Stephanie Storm

KENT: Dri Archer did what he was told to do.

He re-took the class he was supposed to — Black Experience — as he’d been advised.

So it was as much a surprise to Archer as his coaches and teammates when it was learned last summer that he’d been ruled academically ineligible to play with the Golden Flashes last season.

“It was a shock to me,” said the 5-foot-8 Archer, whose 40-yard dash (4.3 seconds) is the fastest on the team.

“One day my adviser just called me and told me that I was ruled ineligible because of some hour rule or something. I re-took a class and those hours didn’t count toward my degree, so I ended up being a couple hours short … I’d taken the class, came back and then they said my hours didn’t count.

“It was tough, especially in the beginning. I didn’t know what to do with myself. … football is everything for me.”

Losing Archer was a blow to the Flashes’ offense.

“He was the one guy who, when we got here, we went, ‘Wow!’?” coach Darrell Hazell said. “He was a difference-maker. So when we learned we didn’t have him, I was like, ‘oh man, we could have really used him.’?”

In hindsight, Archer, a native of Florida, admits he shouldn’t have let his eligibility come down to such a slight margin of error.

“Now I know better,” he said. “It was a lesson learned.”

Just to be sure, Hazell made sure to check in with Archer recently.

“I talked to him [Wednesday] and he’s doing excellent in his classes,” Hazell said. “I told him, ‘you better not be teasing me now.’ ”

With his academics in line during spring camp, Archer is poised to make up for missing last season by serving a dual role.

“[Archer] working out of the slot gives you so many different things you can do,” Hazell said. “He just brings so much of a bigger dimension. You haven’t seen half the package yet, but he’s going to be in the backfield and be split out in the slot. He’s a nice weapon to have.”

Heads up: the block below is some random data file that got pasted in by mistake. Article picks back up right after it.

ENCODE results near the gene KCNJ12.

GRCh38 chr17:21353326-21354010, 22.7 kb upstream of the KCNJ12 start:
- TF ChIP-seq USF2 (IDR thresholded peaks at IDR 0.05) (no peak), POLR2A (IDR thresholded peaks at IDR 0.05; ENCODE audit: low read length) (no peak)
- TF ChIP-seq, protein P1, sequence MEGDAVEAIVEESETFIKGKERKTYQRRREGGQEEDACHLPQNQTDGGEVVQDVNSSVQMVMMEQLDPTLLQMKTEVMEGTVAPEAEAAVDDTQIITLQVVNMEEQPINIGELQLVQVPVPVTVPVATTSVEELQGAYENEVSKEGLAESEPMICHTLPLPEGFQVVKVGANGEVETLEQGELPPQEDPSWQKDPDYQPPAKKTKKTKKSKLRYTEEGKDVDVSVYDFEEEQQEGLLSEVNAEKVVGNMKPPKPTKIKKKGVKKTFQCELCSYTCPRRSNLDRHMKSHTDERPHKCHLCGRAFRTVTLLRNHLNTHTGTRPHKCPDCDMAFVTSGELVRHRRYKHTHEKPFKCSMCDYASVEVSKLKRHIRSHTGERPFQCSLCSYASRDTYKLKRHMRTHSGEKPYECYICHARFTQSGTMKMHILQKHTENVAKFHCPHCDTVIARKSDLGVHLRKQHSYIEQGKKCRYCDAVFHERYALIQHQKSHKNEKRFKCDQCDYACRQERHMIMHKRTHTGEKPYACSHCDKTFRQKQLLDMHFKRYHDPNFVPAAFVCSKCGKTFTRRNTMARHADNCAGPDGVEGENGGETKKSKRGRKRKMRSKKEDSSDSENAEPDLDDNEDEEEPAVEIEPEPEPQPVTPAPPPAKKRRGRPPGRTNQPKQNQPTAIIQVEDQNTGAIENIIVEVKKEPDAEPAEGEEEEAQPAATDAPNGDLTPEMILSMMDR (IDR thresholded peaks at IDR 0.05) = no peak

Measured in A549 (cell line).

Archer is excited to take on expanded duties, but he knows the learning curve is steep.

“The tough part of it is trying to learn my assignments at both positions,” he said. “I’ve got to work doubly hard because I had a year off and now I’m step behind everybody. So in my free time, I come in and try to learn all the plays.”

Archer was still able to practice last season with the Flashes and stand on the sideline during home games. When his teammates were on the road, he’d watch the game on the internet or listen to the radio broadcast in his off-campus apartment.

“I paid attention to every game,” he said. “I’d sit and watch or listen until something bad happened. Then I’d pace around going, ‘what are they doing?’ It was rough. It made it even worse [when the running game struggled] because I knew I should have been out there helping.”

Luckily for Archer, Hazell considers running back to be a spot that a player can easily bounce back from after missed time.

“[Running back] is the one position where you can play freshmen and they can get caught up quickly, or you can play guys that red-shirted or sat out a year,” he said. “It’s a very adaptable position. If they can pick up the pass-protection schemes, they’re naturals with the ball in their hands.”

It’s been that way for Archer since he began playing football at age 6.

“My first year I was a quarterback,” he said. “Then everyone realized how fast I could run. I’ve been a back ever since.”

Stephanie Storm can be reached at Read the Flashes blog at Follow her on Twitter at and on Facebook at